Law Research with Mary Davis - Podcast Transcript
Have you ever wondered who was doing the research that will impact your future? The research podcast lets you met those people, and learn how the University of Kentucky is exploring and strengthening our understanding of the world through research and discovery.
Here's Alicia Gregory, director of Research Communications.
Alicia: Today we’ll meet Mary Davis from the UK College of Law. She’s the Stites and Harbison Professor of Law, and was named a 2016 University Research Professor. Her work on federal preemption of state products liability laws has been cited by the U.S. Supreme Court. She begins by telling us how she ended up in Kentucky.
Mary Davis: Well, I grew up in Southern Virginia. The product of an air force marriage. My father and mother met in Germany, back in the early ’50s. And, so I grew up in a wonderful small town, sort of idyllic really. And then I went to school in Virginia. And then I went to Law School in North Carolina. And, ended up here 25 years ago. This is my 25th anniversary on the faculty at UK.
Alicia: Well, congratulations.
Mary Davis: Thank you! It's exciting to me, too.
Alicia: So, tell me a little about how you ended up at UK
Mary Davis: I had always been one of those people who thought she would teach. That's sort of in my DNA. You know that about yourself. And so when I decided to go to law school, it wasn't clear to me that I would get into law and teaching, but it became clear that I really was drawn to that part of law. So, I practiced law for six years, had a perfectly satisfying law practice, but then, I just decided that I thought my passion would be in teaching. And in law teaching.
There is an organization that works as a clearing house for obtaining law professorship positions, and when I decided to apply for a law professorship position, I was fortunate enough to be invited to interview here. Came to Lexington and met the most fabulous faculty members at UK. We are... we are so blessed to have an amazing array of fabulous educators, wonderful intellects. It's a great law school community. And, I said yes to their offer 25 years ago, and I'm still here. And… and thrilled to have made my career here.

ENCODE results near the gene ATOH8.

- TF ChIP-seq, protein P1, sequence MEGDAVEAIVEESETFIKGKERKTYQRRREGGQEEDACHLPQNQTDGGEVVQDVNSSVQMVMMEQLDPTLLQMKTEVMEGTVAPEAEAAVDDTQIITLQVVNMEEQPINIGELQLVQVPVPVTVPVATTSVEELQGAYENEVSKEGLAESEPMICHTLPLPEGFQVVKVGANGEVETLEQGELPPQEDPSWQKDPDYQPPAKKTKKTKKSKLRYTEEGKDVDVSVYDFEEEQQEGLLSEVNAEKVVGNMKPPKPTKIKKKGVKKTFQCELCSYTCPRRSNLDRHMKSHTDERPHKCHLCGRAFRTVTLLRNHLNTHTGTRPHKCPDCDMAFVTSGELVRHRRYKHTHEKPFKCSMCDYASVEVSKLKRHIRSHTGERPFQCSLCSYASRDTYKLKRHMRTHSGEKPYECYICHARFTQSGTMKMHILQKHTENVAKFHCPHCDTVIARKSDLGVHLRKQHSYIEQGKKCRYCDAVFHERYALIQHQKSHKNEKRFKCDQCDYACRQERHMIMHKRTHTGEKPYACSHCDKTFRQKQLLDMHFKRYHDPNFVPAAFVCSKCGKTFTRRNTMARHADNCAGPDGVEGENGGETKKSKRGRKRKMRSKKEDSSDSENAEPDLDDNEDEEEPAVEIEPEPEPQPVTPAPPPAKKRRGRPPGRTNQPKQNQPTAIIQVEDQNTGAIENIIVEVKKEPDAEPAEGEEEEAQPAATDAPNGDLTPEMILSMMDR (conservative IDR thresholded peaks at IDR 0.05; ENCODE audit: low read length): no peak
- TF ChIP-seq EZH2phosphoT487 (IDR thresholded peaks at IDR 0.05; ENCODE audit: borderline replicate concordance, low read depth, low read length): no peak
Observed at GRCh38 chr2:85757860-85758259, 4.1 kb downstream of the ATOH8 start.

Alicia: So, tell me a little bit about what research looks like in the field of law. 'Cause I think a lot of people don’t really understand.
Mary Davis: You're exactly right, and I'm thrilled for you to have asked that question. Because of the way that legal scholarship, legal resources evolve, legal scholarship works with those legal sources. So, we evaluate and study trends in the law. Trends in judicial opinions, trends in statutory enactments. We are future focused. We evaluate legal sources. People think of the law as sort of being dry and old, and it is. Many of our legal sources are still hundreds of years old. But we evaluate those in the background of current socioeconomic and other cultural moves. There's a little bit of anthropology in a law professor. But we are also very practically focused.
So, much of law professor scholarship is theoretical and foundational and philosophical. But there are also a component of it that is very practice oriented. So, some of my scholarship, and most of my colleagues, is driven to helping the practice of law. Describing complicated areas of the law and making it clearer for lawyers and judges. And then, the other side, is the more philosophical and theoretical. So, we are fortunate enough to have an impact on the legal practice, and clarity of the law, and making it more comprehensive and understandable. And also, in evaluating backgrounds in the law, and theoretical and foundational changes that can impact those changes in legal doctrine going forward.
Alicia: So, I imagine that impacts heavily what you are teaching in classes.
Mary Davis: Yes. Absolutely. For example, I'm about to begin teaching the Torts class for first-year law students. And, my scholarship is in the Tort law subset product liability. And, knowing the foundational, historical background, knowing the trends, knowing where the law is changing, enables me to help my students understand where we've been - because lawyers have to understand where we've been. And also to think for their lives as lawyers, where are those trends going to be? How are things changing? Helping them, 21st-century students, understand how their backgrounds in economics, and philosophy, and history, will impact the future of the evolution of legal doctrine. It's very important. My scholarship very definitely informs my teaching. Very definitely.
Alicia: Tell me a little bit about products liability. I know that's an area you've worked in for a while.